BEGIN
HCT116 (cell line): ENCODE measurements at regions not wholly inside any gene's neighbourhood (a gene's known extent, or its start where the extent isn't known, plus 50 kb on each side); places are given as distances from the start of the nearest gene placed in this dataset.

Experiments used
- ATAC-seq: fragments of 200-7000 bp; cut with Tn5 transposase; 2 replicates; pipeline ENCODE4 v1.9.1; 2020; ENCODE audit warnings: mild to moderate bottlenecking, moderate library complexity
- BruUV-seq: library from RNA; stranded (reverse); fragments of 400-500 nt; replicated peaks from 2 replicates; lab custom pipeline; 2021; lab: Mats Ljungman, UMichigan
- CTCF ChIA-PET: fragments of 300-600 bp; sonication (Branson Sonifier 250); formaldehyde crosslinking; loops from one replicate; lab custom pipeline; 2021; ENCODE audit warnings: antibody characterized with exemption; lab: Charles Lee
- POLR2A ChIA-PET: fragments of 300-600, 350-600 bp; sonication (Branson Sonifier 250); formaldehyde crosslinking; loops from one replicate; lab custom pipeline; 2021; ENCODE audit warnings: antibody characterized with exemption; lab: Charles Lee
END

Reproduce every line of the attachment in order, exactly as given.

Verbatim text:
HCT116 (cell line): ENCODE measurements at regions not wholly inside any gene's neighbourhood (a gene's known extent, or its start where the extent isn't known, plus 50 kb on each side); places are given as distances from the start of the nearest gene placed in this dataset.

Experiments used
- ATAC-seq: fragments of 200-7000 bp; cut with Tn5 transposase; 2 replicates; pipeline ENCODE4 v1.9.1; 2020; ENCODE audit warnings: mild to moderate bottlenecking, moderate library complexity
- BruUV-seq: library from RNA; stranded (reverse); fragments of 400-500 nt; replicated peaks from 2 replicates; lab custom pipeline; 2021; lab: Mats Ljungman, UMichigan
- CTCF ChIA-PET: fragments of 300-600 bp; sonication (Branson Sonifier 250); formaldehyde crosslinking; loops from one replicate; lab custom pipeline; 2021; ENCODE audit warnings: antibody characterized with exemption; lab: Charles Lee
- POLR2A ChIA-PET: fragments of 300-600, 350-600 bp; sonication (Branson Sonifier 250); formaldehyde crosslinking; loops from one replicate; lab custom pipeline; 2021; ENCODE audit warnings: antibody characterized with exemption; lab: Charles Lee